A new survey finds that parents, teachers, and school district administrators find far more value in formative and interim tests than they do in summative assessments. You can read the highlights of the report in my story.
The main themes, from all three groups surveyed, are pretty straightforward: Tests are valuable to us when they let us know how well students are learning and what kinds of help they need, and when they let us know that stuff quickly. And it’s formative and interim tests—not so much the year-end summative tests—that do this best, the survey respondents said.
Something intriguing that I couldn’t fit into the story, though, is that folks are pretty confused about the three types of testing. They seem to have a basic grasp on the difference between gauging learning after teaching is done and gauging it while it’s going on. But much beyond that, there is some real muddy water.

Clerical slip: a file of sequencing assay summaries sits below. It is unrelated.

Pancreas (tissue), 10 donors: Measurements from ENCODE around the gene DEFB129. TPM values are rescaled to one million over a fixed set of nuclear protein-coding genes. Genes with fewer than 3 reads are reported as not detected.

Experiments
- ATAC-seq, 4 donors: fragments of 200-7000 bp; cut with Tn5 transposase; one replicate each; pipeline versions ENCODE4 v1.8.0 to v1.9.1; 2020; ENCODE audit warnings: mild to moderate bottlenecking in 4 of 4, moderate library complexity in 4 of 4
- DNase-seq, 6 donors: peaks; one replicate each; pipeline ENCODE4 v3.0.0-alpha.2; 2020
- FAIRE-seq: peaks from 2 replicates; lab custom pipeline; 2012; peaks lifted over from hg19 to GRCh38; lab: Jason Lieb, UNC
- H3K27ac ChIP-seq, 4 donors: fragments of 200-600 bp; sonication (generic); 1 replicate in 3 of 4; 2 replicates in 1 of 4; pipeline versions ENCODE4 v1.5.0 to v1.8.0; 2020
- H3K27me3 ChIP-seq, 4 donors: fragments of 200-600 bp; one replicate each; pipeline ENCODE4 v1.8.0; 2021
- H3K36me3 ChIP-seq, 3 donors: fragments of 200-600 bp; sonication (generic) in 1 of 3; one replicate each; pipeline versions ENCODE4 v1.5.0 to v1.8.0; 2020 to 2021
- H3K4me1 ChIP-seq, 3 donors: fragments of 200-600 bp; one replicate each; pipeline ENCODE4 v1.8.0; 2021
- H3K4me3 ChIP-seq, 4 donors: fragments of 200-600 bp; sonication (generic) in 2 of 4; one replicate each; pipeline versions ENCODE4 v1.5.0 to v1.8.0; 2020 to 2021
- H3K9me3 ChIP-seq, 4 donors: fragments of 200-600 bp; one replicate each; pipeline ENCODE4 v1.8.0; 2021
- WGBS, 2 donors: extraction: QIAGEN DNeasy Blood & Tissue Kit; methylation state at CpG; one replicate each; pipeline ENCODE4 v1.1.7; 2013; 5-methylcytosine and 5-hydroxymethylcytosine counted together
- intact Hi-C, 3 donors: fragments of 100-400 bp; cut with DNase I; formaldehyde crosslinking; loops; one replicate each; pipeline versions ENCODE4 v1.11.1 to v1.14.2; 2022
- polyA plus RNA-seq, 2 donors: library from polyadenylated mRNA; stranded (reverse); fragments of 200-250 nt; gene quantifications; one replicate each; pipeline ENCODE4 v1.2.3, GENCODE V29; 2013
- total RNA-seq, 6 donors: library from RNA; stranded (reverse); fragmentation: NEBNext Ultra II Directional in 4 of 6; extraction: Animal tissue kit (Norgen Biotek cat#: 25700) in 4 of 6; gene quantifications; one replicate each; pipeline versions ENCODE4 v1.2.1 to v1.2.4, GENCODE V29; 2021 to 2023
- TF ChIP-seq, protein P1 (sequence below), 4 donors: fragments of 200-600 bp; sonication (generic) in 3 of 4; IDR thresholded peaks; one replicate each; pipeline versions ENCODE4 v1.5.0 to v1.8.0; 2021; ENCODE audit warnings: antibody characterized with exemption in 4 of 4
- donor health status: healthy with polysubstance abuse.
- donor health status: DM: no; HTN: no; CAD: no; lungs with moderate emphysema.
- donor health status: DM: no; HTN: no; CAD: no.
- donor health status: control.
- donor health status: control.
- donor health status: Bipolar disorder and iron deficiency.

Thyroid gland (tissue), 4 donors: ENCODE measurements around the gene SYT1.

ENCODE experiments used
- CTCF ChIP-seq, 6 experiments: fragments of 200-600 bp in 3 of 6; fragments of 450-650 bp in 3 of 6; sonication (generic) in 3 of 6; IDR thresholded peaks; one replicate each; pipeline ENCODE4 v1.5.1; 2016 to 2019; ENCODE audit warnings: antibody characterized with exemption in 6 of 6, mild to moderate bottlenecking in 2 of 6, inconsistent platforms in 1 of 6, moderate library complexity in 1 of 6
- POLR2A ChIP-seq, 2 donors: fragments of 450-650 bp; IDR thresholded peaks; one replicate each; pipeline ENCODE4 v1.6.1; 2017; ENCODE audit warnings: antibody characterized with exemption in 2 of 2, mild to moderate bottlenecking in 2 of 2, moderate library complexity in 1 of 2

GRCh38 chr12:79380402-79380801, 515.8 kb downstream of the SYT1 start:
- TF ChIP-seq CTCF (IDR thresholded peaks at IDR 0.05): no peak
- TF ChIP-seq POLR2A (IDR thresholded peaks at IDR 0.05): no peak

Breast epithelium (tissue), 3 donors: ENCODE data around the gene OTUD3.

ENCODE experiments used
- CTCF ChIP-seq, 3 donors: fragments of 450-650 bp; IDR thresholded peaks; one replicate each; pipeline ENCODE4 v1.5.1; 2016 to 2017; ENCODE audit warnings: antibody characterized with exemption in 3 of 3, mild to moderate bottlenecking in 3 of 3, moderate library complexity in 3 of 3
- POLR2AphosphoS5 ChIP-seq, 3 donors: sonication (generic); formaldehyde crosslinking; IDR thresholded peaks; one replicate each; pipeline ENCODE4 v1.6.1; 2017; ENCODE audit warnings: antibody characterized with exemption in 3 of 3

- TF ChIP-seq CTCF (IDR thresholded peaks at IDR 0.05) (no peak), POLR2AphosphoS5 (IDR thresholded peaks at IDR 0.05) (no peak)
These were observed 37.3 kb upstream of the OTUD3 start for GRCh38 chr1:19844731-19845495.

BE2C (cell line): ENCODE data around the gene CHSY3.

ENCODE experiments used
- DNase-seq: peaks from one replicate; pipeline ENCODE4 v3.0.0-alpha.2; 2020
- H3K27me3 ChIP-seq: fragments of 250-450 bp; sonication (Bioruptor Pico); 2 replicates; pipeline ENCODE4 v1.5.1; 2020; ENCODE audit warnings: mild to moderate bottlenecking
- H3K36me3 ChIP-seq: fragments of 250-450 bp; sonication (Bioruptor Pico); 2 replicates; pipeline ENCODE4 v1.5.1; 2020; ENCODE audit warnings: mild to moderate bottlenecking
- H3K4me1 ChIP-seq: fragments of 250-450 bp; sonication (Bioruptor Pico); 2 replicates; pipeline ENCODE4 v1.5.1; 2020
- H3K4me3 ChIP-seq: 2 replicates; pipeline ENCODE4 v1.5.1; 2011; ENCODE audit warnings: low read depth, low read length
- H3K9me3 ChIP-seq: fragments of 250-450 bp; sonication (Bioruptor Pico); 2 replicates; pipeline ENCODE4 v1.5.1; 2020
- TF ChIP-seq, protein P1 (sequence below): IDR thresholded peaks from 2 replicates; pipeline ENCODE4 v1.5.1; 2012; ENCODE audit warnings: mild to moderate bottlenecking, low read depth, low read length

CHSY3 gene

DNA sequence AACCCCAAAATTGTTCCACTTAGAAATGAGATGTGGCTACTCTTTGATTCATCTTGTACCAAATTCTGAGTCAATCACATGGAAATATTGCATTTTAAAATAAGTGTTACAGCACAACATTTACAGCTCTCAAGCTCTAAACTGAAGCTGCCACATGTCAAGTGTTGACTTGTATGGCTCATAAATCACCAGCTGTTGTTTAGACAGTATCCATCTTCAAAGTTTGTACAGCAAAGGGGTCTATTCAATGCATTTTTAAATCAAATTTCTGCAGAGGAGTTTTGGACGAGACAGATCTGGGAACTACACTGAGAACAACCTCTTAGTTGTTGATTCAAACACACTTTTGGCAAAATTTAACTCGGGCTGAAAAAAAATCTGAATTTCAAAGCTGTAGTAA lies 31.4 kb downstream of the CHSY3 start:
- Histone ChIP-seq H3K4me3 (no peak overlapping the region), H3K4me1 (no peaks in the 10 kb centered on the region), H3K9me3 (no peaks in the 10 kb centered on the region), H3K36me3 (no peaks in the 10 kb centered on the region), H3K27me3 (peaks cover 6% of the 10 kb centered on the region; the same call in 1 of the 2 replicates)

Take a look at Page 21 of the survey report (the link is in my story, above). Researchers presented teachers and district administrators with five testing scenarios and asked them to say whether they were formative, interim, or summative tests. No more than 60 percent categorized any one of the testing-type scenarios correctly.
“There is little clarity among teachers and district administrators about the standard types and purposes of different assessments,” the report says. “Do teachers and district administrators have the knowledge and skills they need to put different assessments to their best use?”
Good question, and highly relevant as the assessment landscape is being reshaped.
A version of this news article first appeared in the Curriculum Matters blog.